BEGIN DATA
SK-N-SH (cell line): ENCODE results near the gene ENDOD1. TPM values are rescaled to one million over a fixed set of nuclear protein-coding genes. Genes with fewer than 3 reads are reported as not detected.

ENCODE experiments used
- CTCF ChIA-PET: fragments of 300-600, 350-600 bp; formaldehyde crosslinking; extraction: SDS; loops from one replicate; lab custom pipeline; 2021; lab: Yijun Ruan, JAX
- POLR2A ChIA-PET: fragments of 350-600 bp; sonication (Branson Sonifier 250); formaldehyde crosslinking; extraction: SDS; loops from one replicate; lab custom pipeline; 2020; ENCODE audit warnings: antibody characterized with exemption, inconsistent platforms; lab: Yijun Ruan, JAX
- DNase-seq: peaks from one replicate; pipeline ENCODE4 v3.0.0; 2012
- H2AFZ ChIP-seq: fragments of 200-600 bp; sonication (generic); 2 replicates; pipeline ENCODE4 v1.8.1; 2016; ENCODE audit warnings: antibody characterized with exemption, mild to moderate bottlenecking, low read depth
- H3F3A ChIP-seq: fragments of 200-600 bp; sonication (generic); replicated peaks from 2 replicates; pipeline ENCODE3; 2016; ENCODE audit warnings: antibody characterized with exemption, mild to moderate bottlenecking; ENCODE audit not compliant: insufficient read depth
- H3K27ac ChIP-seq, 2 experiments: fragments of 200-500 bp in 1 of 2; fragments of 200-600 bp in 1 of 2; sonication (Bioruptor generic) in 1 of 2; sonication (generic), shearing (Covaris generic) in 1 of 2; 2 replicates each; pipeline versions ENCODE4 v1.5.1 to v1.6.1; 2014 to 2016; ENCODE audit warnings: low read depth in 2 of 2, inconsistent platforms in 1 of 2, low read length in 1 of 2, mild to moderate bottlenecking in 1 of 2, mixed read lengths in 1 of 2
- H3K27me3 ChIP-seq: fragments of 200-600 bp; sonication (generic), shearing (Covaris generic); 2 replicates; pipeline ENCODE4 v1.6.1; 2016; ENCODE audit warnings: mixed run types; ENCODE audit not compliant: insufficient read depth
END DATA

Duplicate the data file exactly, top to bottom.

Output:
SK-N-SH (cell line): ENCODE results near the gene ENDOD1. TPM values are rescaled to one million over a fixed set of nuclear protein-coding genes. Genes with fewer than 3 reads are reported as not detected.

ENCODE experiments used
- CTCF ChIA-PET: fragments of 300-600, 350-600 bp; formaldehyde crosslinking; extraction: SDS; loops from one replicate; lab custom pipeline; 2021; lab: Yijun Ruan, JAX
- POLR2A ChIA-PET: fragments of 350-600 bp; sonication (Branson Sonifier 250); formaldehyde crosslinking; extraction: SDS; loops from one replicate; lab custom pipeline; 2020; ENCODE audit warnings: antibody characterized with exemption, inconsistent platforms; lab: Yijun Ruan, JAX
- DNase-seq: peaks from one replicate; pipeline ENCODE4 v3.0.0; 2012
- H2AFZ ChIP-seq: fragments of 200-600 bp; sonication (generic); 2 replicates; pipeline ENCODE4 v1.8.1; 2016; ENCODE audit warnings: antibody characterized with exemption, mild to moderate bottlenecking, low read depth
- H3F3A ChIP-seq: fragments of 200-600 bp; sonication (generic); replicated peaks from 2 replicates; pipeline ENCODE3; 2016; ENCODE audit warnings: antibody characterized with exemption, mild to moderate bottlenecking; ENCODE audit not compliant: insufficient read depth
- H3K27ac ChIP-seq, 2 experiments: fragments of 200-500 bp in 1 of 2; fragments of 200-600 bp in 1 of 2; sonication (Bioruptor generic) in 1 of 2; sonication (generic), shearing (Covaris generic) in 1 of 2; 2 replicates each; pipeline versions ENCODE4 v1.5.1 to v1.6.1; 2014 to 2016; ENCODE audit warnings: low read depth in 2 of 2, inconsistent platforms in 1 of 2, low read length in 1 of 2, mild to moderate bottlenecking in 1 of 2, mixed read lengths in 1 of 2
- H3K27me3 ChIP-seq: fragments of 200-600 bp; sonication (generic), shearing (Covaris generic); 2 replicates; pipeline ENCODE4 v1.6.1; 2016; ENCODE audit warnings: mixed run types; ENCODE audit not compliant: insufficient read depth